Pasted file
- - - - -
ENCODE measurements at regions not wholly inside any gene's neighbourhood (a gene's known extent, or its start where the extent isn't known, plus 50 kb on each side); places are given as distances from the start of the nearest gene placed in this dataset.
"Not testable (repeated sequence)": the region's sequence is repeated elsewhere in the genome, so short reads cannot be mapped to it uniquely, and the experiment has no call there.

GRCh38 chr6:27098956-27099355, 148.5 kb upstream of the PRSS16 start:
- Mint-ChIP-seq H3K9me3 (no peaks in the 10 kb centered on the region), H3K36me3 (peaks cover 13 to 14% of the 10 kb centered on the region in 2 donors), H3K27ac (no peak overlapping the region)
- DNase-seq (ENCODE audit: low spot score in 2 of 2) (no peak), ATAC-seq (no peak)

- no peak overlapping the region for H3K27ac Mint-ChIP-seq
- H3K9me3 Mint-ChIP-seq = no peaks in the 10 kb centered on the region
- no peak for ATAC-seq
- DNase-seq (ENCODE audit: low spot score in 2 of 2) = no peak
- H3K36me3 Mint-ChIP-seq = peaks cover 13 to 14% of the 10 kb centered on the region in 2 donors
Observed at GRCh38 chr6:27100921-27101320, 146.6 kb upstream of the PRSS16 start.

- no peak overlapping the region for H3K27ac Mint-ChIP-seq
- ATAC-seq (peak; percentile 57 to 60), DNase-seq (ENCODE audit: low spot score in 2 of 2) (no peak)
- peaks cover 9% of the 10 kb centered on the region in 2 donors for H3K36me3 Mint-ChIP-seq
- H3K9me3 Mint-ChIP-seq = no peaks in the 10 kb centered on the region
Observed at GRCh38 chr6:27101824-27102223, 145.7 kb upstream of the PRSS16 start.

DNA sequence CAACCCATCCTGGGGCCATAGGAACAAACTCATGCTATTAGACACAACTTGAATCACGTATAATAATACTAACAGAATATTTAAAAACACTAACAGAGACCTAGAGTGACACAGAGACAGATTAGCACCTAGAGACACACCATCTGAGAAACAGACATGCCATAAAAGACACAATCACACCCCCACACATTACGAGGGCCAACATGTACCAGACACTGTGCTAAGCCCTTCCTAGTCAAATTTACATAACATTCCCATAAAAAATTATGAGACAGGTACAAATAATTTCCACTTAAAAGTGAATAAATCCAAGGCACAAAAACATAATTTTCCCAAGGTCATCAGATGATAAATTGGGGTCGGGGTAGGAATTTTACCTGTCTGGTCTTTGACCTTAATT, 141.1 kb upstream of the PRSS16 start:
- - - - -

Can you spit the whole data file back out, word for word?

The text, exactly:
ENCODE measurements at regions not wholly inside any gene's neighbourhood (a gene's known extent, or its start where the extent isn't known, plus 50 kb on each side); places are given as distances from the start of the nearest gene placed in this dataset.
"Not testable (repeated sequence)": the region's sequence is repeated elsewhere in the genome, so short reads cannot be mapped to it uniquely, and the experiment has no call there.

GRCh38 chr6:27098956-27099355, 148.5 kb upstream of the PRSS16 start:
- Mint-ChIP-seq H3K9me3 (no peaks in the 10 kb centered on the region), H3K36me3 (peaks cover 13 to 14% of the 10 kb centered on the region in 2 donors), H3K27ac (no peak overlapping the region)
- DNase-seq (ENCODE audit: low spot score in 2 of 2) (no peak), ATAC-seq (no peak)

- no peak overlapping the region for H3K27ac Mint-ChIP-seq
- H3K9me3 Mint-ChIP-seq = no peaks in the 10 kb centered on the region
- no peak for ATAC-seq
- DNase-seq (ENCODE audit: low spot score in 2 of 2) = no peak
- H3K36me3 Mint-ChIP-seq = peaks cover 13 to 14% of the 10 kb centered on the region in 2 donors
Observed at GRCh38 chr6:27100921-27101320, 146.6 kb upstream of the PRSS16 start.

- no peak overlapping the region for H3K27ac Mint-ChIP-seq
- ATAC-seq (peak; percentile 57 to 60), DNase-seq (ENCODE audit: low spot score in 2 of 2) (no peak)
- peaks cover 9% of the 10 kb centered on the region in 2 donors for H3K36me3 Mint-ChIP-seq
- H3K9me3 Mint-ChIP-seq = no peaks in the 10 kb centered on the region
Observed at GRCh38 chr6:27101824-27102223, 145.7 kb upstream of the PRSS16 start.

DNA sequence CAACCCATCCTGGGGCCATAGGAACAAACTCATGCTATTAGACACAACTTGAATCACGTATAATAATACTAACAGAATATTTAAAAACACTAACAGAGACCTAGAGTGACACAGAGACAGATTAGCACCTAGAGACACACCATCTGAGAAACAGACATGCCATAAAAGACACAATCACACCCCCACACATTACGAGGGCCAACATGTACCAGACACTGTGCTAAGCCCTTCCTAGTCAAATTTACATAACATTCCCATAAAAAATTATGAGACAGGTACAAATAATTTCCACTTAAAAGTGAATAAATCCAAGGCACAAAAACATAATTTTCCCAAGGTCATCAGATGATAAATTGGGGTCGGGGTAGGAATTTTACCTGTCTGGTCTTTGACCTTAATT, 141.1 kb upstream of the PRSS16 start: